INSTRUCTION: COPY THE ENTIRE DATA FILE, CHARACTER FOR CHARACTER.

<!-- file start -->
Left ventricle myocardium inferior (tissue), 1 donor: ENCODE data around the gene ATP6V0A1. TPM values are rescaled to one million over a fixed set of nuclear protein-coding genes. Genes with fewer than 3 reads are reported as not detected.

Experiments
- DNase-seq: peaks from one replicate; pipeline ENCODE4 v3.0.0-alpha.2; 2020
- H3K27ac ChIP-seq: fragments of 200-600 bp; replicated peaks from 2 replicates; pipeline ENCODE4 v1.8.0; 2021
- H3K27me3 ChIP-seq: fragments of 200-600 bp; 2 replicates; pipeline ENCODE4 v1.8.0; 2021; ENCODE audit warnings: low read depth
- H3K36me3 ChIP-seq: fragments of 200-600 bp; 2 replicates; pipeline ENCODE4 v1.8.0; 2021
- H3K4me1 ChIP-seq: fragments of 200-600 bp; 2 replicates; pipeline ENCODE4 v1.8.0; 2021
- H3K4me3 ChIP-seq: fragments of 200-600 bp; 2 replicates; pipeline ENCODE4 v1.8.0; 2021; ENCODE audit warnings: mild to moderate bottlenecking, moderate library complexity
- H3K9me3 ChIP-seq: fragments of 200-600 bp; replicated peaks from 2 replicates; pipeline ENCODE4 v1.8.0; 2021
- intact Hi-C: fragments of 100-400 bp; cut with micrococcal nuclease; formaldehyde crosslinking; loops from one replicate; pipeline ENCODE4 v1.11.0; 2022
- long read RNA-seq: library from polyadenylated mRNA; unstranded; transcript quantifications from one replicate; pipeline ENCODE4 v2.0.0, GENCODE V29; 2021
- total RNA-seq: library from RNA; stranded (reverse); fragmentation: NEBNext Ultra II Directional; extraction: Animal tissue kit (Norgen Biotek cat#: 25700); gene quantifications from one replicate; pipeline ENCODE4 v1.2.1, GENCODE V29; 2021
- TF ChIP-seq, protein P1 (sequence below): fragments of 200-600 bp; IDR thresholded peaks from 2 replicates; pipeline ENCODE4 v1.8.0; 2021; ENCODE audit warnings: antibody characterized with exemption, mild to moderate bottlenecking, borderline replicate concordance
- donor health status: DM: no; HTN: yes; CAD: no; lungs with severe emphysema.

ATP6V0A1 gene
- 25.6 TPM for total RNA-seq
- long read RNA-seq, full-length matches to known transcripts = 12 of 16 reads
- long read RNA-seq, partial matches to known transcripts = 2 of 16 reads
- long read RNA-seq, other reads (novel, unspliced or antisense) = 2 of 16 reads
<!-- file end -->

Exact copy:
Left ventricle myocardium inferior (tissue), 1 donor: ENCODE data around the gene ATP6V0A1. TPM values are rescaled to one million over a fixed set of nuclear protein-coding genes. Genes with fewer than 3 reads are reported as not detected.

Experiments
- DNase-seq: peaks from one replicate; pipeline ENCODE4 v3.0.0-alpha.2; 2020
- H3K27ac ChIP-seq: fragments of 200-600 bp; replicated peaks from 2 replicates; pipeline ENCODE4 v1.8.0; 2021
- H3K27me3 ChIP-seq: fragments of 200-600 bp; 2 replicates; pipeline ENCODE4 v1.8.0; 2021; ENCODE audit warnings: low read depth
- H3K36me3 ChIP-seq: fragments of 200-600 bp; 2 replicates; pipeline ENCODE4 v1.8.0; 2021
- H3K4me1 ChIP-seq: fragments of 200-600 bp; 2 replicates; pipeline ENCODE4 v1.8.0; 2021
- H3K4me3 ChIP-seq: fragments of 200-600 bp; 2 replicates; pipeline ENCODE4 v1.8.0; 2021; ENCODE audit warnings: mild to moderate bottlenecking, moderate library complexity
- H3K9me3 ChIP-seq: fragments of 200-600 bp; replicated peaks from 2 replicates; pipeline ENCODE4 v1.8.0; 2021
- intact Hi-C: fragments of 100-400 bp; cut with micrococcal nuclease; formaldehyde crosslinking; loops from one replicate; pipeline ENCODE4 v1.11.0; 2022
- long read RNA-seq: library from polyadenylated mRNA; unstranded; transcript quantifications from one replicate; pipeline ENCODE4 v2.0.0, GENCODE V29; 2021
- total RNA-seq: library from RNA; stranded (reverse); fragmentation: NEBNext Ultra II Directional; extraction: Animal tissue kit (Norgen Biotek cat#: 25700); gene quantifications from one replicate; pipeline ENCODE4 v1.2.1, GENCODE V29; 2021
- TF ChIP-seq, protein P1 (sequence below): fragments of 200-600 bp; IDR thresholded peaks from 2 replicates; pipeline ENCODE4 v1.8.0; 2021; ENCODE audit warnings: antibody characterized with exemption, mild to moderate bottlenecking, borderline replicate concordance
- donor health status: DM: no; HTN: yes; CAD: no; lungs with severe emphysema.

ATP6V0A1 gene
- 25.6 TPM for total RNA-seq
- long read RNA-seq, full-length matches to known transcripts = 12 of 16 reads
- long read RNA-seq, partial matches to known transcripts = 2 of 16 reads
- long read RNA-seq, other reads (novel, unspliced or antisense) = 2 of 16 reads